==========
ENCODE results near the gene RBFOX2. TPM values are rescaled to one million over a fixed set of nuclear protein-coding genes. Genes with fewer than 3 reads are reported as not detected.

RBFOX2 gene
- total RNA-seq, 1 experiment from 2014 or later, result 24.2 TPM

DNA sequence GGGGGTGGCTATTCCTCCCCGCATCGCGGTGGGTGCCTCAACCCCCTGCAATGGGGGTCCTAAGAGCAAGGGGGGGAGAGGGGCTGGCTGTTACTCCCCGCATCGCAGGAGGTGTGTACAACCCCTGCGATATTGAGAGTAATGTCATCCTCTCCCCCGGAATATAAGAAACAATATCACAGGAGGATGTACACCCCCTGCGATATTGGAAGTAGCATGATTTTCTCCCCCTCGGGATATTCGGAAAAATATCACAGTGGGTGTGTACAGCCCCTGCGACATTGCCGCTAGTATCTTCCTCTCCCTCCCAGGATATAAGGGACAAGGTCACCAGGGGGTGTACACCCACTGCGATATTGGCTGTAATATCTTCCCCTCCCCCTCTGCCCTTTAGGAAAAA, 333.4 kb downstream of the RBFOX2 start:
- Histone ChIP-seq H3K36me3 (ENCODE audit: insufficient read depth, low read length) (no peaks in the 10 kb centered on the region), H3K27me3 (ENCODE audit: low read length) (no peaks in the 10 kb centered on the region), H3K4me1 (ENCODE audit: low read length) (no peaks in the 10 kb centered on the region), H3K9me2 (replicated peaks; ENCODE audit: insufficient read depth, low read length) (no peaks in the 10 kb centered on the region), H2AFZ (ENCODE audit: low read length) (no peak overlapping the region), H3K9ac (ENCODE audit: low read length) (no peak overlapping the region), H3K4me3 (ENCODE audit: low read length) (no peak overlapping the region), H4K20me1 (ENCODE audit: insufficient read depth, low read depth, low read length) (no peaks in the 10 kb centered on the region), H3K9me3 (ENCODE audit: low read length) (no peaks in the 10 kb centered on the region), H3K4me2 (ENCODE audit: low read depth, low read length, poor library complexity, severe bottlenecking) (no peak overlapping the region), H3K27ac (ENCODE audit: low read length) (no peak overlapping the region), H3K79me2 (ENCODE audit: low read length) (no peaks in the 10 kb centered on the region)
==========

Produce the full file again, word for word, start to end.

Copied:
ENCODE results near the gene RBFOX2. TPM values are rescaled to one million over a fixed set of nuclear protein-coding genes. Genes with fewer than 3 reads are reported as not detected.

RBFOX2 gene
- total RNA-seq, 1 experiment from 2014 or later, result 24.2 TPM

DNA sequence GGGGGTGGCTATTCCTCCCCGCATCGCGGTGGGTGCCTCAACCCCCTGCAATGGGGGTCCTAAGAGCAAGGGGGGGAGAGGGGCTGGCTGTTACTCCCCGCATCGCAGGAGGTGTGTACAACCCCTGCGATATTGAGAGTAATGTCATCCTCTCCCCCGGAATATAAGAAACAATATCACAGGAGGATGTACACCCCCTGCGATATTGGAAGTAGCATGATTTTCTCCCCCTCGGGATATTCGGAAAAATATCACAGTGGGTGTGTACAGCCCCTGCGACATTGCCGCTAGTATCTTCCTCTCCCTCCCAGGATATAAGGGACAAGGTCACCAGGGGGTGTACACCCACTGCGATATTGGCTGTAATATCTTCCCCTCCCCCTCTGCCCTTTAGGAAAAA, 333.4 kb downstream of the RBFOX2 start:
- Histone ChIP-seq H3K36me3 (ENCODE audit: insufficient read depth, low read length) (no peaks in the 10 kb centered on the region), H3K27me3 (ENCODE audit: low read length) (no peaks in the 10 kb centered on the region), H3K4me1 (ENCODE audit: low read length) (no peaks in the 10 kb centered on the region), H3K9me2 (replicated peaks; ENCODE audit: insufficient read depth, low read length) (no peaks in the 10 kb centered on the region), H2AFZ (ENCODE audit: low read length) (no peak overlapping the region), H3K9ac (ENCODE audit: low read length) (no peak overlapping the region), H3K4me3 (ENCODE audit: low read length) (no peak overlapping the region), H4K20me1 (ENCODE audit: insufficient read depth, low read depth, low read length) (no peaks in the 10 kb centered on the region), H3K9me3 (ENCODE audit: low read length) (no peaks in the 10 kb centered on the region), H3K4me2 (ENCODE audit: low read depth, low read length, poor library complexity, severe bottlenecking) (no peak overlapping the region), H3K27ac (ENCODE audit: low read length) (no peak overlapping the region), H3K79me2 (ENCODE audit: low read length) (no peaks in the 10 kb centered on the region)